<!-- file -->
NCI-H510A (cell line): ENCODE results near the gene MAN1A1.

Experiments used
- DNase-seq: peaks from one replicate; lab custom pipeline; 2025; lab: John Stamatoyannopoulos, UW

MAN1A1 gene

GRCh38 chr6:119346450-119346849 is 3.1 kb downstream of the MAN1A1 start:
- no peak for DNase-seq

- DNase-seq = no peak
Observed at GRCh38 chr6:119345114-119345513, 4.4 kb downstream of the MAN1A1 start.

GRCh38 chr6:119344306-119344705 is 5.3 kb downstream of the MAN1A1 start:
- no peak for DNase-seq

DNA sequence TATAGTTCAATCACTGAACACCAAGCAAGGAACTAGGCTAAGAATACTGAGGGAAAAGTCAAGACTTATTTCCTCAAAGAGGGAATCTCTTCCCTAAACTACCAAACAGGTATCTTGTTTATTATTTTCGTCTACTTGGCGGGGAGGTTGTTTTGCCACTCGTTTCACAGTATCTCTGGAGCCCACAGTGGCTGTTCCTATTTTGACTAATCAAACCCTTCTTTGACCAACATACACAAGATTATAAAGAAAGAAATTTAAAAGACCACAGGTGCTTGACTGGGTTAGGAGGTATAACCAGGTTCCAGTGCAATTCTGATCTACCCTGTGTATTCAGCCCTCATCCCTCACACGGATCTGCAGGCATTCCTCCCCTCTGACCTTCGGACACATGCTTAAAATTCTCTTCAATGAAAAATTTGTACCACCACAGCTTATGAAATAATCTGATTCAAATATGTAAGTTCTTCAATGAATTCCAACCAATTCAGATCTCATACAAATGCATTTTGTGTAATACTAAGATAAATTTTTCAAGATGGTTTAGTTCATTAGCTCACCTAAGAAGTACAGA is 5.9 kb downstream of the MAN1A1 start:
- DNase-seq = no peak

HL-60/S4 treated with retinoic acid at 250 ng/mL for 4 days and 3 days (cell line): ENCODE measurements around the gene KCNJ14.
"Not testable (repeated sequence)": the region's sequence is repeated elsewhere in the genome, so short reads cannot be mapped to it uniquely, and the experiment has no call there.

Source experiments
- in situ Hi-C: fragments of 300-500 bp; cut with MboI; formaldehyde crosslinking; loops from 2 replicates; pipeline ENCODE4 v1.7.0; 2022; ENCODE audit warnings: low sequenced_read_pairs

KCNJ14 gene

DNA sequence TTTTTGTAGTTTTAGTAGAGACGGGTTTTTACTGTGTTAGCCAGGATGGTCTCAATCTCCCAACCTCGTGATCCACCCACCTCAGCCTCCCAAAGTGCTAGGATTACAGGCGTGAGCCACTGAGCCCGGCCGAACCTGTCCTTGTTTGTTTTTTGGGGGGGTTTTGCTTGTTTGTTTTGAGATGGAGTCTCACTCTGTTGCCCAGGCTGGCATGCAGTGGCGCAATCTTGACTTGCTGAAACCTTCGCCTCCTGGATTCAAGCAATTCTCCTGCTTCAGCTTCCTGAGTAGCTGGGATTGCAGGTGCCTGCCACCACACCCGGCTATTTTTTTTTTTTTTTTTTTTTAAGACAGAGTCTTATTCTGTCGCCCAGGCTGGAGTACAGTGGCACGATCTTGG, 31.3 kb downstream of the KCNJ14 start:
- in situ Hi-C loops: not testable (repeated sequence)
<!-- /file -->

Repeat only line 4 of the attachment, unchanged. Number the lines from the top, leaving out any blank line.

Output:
MAN1A1 gene